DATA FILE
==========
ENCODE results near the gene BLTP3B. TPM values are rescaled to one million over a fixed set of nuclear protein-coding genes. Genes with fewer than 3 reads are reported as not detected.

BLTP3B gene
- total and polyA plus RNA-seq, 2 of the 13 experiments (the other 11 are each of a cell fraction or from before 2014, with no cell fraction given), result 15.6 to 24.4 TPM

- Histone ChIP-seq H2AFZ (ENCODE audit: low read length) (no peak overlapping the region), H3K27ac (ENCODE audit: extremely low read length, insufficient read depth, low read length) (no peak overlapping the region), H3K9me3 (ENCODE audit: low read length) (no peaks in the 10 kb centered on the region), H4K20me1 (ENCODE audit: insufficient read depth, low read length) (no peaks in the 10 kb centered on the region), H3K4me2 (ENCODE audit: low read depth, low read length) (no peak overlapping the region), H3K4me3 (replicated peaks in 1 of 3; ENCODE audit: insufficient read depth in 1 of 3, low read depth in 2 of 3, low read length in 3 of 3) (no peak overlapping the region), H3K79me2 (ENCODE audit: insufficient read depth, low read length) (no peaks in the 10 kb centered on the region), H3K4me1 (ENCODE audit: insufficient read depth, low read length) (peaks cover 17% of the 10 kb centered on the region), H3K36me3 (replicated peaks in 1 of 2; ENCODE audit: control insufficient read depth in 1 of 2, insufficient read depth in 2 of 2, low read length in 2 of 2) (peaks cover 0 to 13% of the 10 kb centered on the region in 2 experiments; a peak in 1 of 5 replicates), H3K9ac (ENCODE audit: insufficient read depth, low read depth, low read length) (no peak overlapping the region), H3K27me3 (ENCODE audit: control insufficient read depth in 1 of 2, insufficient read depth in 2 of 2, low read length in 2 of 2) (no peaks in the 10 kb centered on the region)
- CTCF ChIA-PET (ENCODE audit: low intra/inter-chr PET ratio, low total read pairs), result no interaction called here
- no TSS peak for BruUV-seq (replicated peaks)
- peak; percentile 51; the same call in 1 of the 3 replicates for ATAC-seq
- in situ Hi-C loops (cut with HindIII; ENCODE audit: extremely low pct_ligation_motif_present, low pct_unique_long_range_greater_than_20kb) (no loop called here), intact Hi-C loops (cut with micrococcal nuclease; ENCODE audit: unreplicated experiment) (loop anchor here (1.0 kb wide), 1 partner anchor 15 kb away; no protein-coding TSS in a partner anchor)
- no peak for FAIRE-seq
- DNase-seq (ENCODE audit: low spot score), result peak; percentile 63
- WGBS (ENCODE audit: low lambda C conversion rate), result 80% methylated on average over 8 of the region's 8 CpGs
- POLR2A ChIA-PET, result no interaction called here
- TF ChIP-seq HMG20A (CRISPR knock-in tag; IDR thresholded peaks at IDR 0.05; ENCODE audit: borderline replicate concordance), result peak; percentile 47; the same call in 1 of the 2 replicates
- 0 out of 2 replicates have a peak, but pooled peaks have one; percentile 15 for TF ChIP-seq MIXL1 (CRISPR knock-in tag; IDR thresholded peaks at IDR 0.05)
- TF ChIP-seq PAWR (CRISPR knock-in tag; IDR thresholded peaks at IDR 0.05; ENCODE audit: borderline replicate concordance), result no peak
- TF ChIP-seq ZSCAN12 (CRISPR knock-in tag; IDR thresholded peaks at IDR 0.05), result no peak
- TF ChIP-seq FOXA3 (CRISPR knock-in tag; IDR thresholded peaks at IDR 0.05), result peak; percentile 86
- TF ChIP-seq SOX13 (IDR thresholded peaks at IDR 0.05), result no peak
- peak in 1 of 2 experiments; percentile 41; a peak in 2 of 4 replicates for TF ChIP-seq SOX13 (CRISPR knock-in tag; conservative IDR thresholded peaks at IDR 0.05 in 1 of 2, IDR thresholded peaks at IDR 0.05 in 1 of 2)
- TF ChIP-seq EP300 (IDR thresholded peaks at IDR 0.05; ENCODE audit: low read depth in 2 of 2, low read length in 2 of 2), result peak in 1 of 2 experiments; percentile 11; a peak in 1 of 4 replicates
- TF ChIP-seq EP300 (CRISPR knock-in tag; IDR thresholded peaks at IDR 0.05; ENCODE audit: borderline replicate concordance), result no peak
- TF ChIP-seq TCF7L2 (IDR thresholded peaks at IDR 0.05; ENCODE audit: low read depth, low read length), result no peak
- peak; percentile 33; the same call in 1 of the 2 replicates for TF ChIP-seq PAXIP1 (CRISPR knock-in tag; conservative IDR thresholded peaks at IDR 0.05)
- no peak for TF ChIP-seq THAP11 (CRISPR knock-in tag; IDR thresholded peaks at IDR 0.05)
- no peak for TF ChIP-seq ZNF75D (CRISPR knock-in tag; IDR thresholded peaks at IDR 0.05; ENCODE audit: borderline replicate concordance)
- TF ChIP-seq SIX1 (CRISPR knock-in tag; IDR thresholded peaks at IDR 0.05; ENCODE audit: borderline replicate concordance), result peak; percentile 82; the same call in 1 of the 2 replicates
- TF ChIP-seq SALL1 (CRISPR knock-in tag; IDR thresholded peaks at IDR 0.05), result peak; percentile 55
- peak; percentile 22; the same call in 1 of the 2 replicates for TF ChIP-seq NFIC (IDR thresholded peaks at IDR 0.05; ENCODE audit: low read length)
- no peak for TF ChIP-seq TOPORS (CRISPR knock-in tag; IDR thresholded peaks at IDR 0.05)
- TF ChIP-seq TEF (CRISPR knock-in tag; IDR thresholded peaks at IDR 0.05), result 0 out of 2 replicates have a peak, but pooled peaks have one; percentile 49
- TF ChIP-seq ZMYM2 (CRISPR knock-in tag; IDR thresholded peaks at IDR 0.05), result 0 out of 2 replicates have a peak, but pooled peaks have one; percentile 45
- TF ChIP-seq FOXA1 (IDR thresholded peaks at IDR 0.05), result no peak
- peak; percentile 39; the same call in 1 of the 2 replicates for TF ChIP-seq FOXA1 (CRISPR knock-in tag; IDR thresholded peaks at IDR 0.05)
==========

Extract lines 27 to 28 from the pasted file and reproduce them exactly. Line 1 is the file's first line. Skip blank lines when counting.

- TF ChIP-seq SALL1 (CRISPR knock-in tag; IDR thresholded peaks at IDR 0.05), result peak; percentile 55
- peak; percentile 22; the same call in 1 of the 2 replicates for TF ChIP-seq NFIC (IDR thresholded peaks at IDR 0.05; ENCODE audit: low read length)